    Flexible Hindfoot
    <30% TN uncoverage on X-ray
o    B:
    unable to perform single leg heel rise. 
    Flexible Hindfoot
    Too many toes sign clinically
    >30% TN uncoverage 
-    Stage 3:
o    unable to perform single leg heel rise
o    Rigid hind and forefoot deformity
o    Degenerative changes subtalar joint
-    Stage 4:
o    3 + deltoid compromise (lateral tilt ankle)

 

28

LIST 5 INDICATIONS TO OPERATE ON A SCAPULA FRACTURE

•    Open fracture
•    25% glenoid involvement with humeral instability
•    5 mm glenoid articular surface step-off or major gap
•    Extensive medialization of glenoid
•    Displaced scapular neck fracture > 40 deg of angulation or 1 cm translation
•    Glenopolar angle <20
•    Coracoid displace > 1cm7

(Chart here I could not copy)

GPA = Angle measured between a line connecting the most cranial with the most caudal point of the glenoid cavity (white line)and a line connecting the most cranial point of the glenoid cavity with the most caudal point of the scapular body (black line).
The GPA measures the obliquity of the glenoid articular surface in relation to the scapular body.
Normal is 30° to 45°

 

 

 

29

Name 3 Indications for Revision for Metal on Metal Hips (COA 2011)

  • Painful hips with MRI showing a soft tissue mass and high blood cobalt (>7ppb)
  • Painful hips with +MRI and normal Cobalt levels
  • Soft tissue mass increasing in size with or without high blood levels

 

Rising levels on their own are an indication for follow-up, not revision.

Jer's notes ...(and COA update)

 

30

REVERSE BANKART IN POSTERIOR INSTABILITY - HOW ARE YOU GOING TO TREAT THE FOLLOWING LESIONS IN A 25 YR OLD (FOLLOWING THE BOORMAN DOGMA OF SOFT TISSUE FOR SOFT TISSUE AND BONE FOR BONE)?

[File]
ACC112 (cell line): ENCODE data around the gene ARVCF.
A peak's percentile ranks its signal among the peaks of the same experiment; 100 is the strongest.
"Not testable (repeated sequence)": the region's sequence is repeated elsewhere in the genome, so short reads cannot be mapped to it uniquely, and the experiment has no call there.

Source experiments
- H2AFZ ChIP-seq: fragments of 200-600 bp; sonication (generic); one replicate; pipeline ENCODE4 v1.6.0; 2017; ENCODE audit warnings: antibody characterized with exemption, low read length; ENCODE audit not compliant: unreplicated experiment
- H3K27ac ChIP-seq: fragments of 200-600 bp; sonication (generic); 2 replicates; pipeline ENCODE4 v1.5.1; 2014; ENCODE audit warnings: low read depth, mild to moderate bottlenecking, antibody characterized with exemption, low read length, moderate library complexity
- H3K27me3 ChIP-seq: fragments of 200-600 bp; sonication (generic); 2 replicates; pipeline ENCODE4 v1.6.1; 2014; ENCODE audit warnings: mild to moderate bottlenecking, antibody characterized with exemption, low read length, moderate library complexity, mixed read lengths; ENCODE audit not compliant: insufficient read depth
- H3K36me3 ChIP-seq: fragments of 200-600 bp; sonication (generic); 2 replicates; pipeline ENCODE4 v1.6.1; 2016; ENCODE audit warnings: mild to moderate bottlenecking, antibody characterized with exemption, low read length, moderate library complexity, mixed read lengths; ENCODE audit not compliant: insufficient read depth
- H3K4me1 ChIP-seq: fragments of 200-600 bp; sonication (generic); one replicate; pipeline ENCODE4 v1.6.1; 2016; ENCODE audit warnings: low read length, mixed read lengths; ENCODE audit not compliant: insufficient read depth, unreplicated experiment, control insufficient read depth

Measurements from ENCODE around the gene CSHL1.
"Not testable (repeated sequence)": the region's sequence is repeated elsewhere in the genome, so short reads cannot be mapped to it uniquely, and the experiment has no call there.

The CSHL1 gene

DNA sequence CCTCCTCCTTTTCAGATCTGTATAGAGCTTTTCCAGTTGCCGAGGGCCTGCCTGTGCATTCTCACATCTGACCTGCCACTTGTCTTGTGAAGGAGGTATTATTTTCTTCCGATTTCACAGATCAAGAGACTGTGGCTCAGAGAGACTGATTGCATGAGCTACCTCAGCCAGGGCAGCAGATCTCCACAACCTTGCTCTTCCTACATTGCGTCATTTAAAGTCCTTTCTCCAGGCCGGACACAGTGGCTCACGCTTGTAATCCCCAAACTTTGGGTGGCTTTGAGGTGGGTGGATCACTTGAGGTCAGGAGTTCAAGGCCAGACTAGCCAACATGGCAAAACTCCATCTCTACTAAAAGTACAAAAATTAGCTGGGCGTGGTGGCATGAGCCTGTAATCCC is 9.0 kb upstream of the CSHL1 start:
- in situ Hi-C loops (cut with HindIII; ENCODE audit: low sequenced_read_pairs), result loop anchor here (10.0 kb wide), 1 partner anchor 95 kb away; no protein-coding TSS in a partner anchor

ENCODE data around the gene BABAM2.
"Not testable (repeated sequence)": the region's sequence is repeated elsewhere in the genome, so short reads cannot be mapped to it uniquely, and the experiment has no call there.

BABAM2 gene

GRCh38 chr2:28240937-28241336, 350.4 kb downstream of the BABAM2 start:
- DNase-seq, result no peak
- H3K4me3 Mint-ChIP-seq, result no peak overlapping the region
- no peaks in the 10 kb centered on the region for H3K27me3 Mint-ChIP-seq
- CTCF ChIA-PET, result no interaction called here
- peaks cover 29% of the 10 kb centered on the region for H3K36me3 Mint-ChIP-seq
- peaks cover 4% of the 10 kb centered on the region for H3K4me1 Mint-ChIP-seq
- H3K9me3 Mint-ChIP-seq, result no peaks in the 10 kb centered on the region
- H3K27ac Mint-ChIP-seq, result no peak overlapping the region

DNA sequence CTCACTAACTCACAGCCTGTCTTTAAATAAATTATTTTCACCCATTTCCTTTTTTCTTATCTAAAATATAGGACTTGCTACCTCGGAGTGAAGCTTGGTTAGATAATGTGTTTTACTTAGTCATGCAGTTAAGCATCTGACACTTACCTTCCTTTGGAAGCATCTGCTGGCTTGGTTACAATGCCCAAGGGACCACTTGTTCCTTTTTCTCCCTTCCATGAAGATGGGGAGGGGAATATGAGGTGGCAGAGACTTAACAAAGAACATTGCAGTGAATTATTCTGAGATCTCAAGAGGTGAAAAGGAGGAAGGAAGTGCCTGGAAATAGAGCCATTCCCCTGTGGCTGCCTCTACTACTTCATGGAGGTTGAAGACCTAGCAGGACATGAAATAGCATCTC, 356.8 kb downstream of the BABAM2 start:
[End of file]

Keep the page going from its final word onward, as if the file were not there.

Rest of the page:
•    reverse Bankart repair

31

SIX FEATURES OF CRPS


o    Hyperaesthesia, hyperalgesia, allodynia
o    Temperature difference compared to contralateral
o    Skin colour change
o    Edema
o    Sweating change
o    Stiff joints, weakness, tremor, dystonia, trophic changes (nail, hair skin)
o    Osteopenia

Manny's Lists

32

SPINE 
NAME A PHYSICAL EXAM METHOD TO DISTINGISH C8 RADICULOPATHY FROM ULNAR NERVE PALSY?

 

•    FDS to 2nd digit - C8 provides power grip and will so FDS to index will be weak but this is not affected because it is innervated by the medial nerve.

33

CAVUS (CMT - WEAK PB AND STRONG PL AND WEAK TA AND STRONG PL)
WHAT ARE NON-OP STRATEGIES?

 

•    Extra-depth shoes (gets forces spread across whole foot vs over heel and MT heads), lateral posting orthotic, achilles stretching

34

List 12 Biological or Mechanical Factors Influencing Fracture Healing

  • Patient age
  • Comorbid medical conditions
  • Functional level
  • Nutritional status
  • Nerve function
  • Vascular injury
  • Hormones
  • Growth factors
  • Health of soft tissue envelope
  • Sterility (open fractures)
  • Cigarette smoking
  • Local pathologic condition
  • Level of energy imparted
  • Type of bone loss
  • Extent of bone loss
  • Soft tissue attachments to bone
  • Stability of immobilization
  • Anatomic location
  • Blood supply

Table 1-6 p 15 Miller's

35

HOW CAN YOU DIFFERENTIATE CLINICALLY PSEUDOPARALYSIS (FRACTURE AND INFECTION) FROM PARALYSIS (BRACHIAL PLEXUS)?

 

•    Palpation or Moro reflex